Generally, every partner is an agent of the partnership for the purpose of its business, and the act of every partner to carry on the business of the partnership binds the partnership. (Corp. Code, § 15009, subd. (1).) fn. 2 However, partners acting without the approval of the remaining partners may not do any act which would make it impossible to carry on the ordinary business of the partnership. (§ 15009, subd. (3)(c).) These provisions distinguish between acts of a partner which bind the partnership without the express authority of the remaining partners and acts binding on the partnership only after express authorization by all partners. A contract executed by less than all of the partners to sell partnership real estate binds the other partners if the partnership is in the business of buying or selling real estate and the property covered by the contract is part of the stock held for sale. (Ellis v. Mihelis (1963) 60 Cal. 2d 206, 217-218 [32 Cal. Rptr. 415 [384 P.2d 7]; Owens v. Palos Verdes Monaco (1983) 142 Cal. App. 3d 855, 865 [191 Cal. Rptr. 381].) Enforcement of the contract for sale of the motel, executed [212 Cal. App. 3d 10] by L. G. and S. L. without the approval of their partner Rajeshkumar, would result in the sale of all of the partnership assets, making it impossible for the partnership to continue, in violation of subdivision (3)(c) of section 15009.
Historically, partnerships were divided into two types: commercial or trading partnerships and noncommercial or nontrading partnerships. Although this distinction has been rejected in California, it remains a valuable tool in considering whether L. G. and S. L. exceeded their statutory authority by entering into the real estate sale contract, thus making it impossible to carry on the ordinary business of the partnership. (See Owens v. Palos Verdes Monaco, supra, 142 Cal.App.3d at pp. 866-867.) In the case of a commercial or trading partnership in which the usual partnership business is to hold and sell real property, a contract such as that involved in this case -- to sell the sole partnership asset -- would be enforceable. (Id., at p. 867.) By contrast, when -- as in the present case -- the usual partnership business is to run a business, rather than to hold it in anticipation of its eventual sale, the partnership is not bound by a contract selling that business without the approval of all partners. (Ibid.; see Petrikis v. Hanges (1952) 111 Cal. App. 2d 734, 738-739 [245 P.2d 39].) Under these circumstances, the trial court properly denied specific performance of the unauthorized contract in order to prevent destruction of the partnership, in compliance with subdivision (3)(c) of section 15009.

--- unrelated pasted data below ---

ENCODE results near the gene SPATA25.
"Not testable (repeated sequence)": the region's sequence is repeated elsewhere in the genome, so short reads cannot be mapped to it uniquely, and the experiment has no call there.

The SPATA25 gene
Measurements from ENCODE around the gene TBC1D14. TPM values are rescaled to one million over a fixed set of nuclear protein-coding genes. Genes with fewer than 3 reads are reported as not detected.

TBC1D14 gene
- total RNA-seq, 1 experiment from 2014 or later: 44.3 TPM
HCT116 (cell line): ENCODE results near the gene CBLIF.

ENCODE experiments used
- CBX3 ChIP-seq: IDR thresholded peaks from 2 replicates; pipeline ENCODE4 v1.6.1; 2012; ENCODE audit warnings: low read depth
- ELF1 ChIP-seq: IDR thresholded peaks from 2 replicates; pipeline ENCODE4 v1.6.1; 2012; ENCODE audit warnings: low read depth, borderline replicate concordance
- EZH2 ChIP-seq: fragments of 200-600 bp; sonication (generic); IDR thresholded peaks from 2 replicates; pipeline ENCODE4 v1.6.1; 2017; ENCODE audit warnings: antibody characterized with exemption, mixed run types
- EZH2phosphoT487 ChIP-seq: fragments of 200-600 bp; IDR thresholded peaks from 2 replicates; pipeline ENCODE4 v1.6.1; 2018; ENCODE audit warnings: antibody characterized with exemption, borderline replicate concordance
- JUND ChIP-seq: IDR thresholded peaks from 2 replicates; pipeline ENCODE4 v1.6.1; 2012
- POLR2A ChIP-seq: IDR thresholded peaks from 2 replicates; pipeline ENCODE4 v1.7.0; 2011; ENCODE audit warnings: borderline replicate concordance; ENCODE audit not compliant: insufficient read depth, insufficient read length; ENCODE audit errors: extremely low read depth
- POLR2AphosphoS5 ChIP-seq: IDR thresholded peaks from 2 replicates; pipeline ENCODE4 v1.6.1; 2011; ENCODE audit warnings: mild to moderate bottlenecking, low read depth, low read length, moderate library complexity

Nevertheless, P. V. and Kirit contend that the trial court should have applied subdivision (3) of section 15010 instead of subdivision (3)(c) of section 15009. Subdivision (3) of section 15010 states: "Where title to real property is in the name of one or more of the partners, whether or not the record discloses the right of the partnership, the partners in whose name the title stands may convey title to such property, but the partnership may recover such property unless the partner's act binds the partnership under the provisions of subdivision (1) of Section 15009, or unless the property has been conveyed to a bona fide purchaser for value without knowledge that the partner in executing the conveyance has exceeded his authority." P. V. and Kirit contend that they are bona fide purchasers for value because they had no knowledge of Rajeshkumar's unrecorded interest in the motel. They contend that this statute must be applied even though contrary to subdivision (3)(c) of section 15009.
The trial court found the provisions of section 15009, subdivision (3)(c) to prevail over those of subdivision (3) of section 15010. To enforce the contract of sale without Rajeshkumar's approval would frustrate the purpose of subdivision (3)(c) of section 15009 by making it impossible for the partnership to continue. (See § 15009, subd. (3)(c).) We have found no cases [212 Cal. App. 3d 11] with similar facts which discuss the conflict between these two provisions of the Uniform Partnership Act. (See § 15001.) However, as the purpose of the partnership is to operate a motel, rather than to hold it for eventual sale, we believe that the better result would be to preserve the partnership and hold the contract unenforceable.
 P. V. and Kirit also argue that they are entitled to partial specific performance of the contract: that 65 percent of the motel ownership, representing the interests of L. G. and S. L., should go to them, at a 35 percent reduction in the purchase price to account for Rajeshkumar's interest. This issue was not raised at trial. P. V. and Kirit may not raise it for the first time on appeal. (See Parker v. City of Fountain Valley (1981) 127 Cal. App. 3d 99, 117 [179 Cal. Rptr. 351].)
III. Damages and Attorney Fees * * *
The judgment is affirmed.
Anderson, P. J., and Perley, J., concurred.
FN 1. All subsequent dates refer to the 1986 calendar year, unless otherwise indicated.
FN 2. All statutory references are to the Corporations Code, unless otherwise indicated.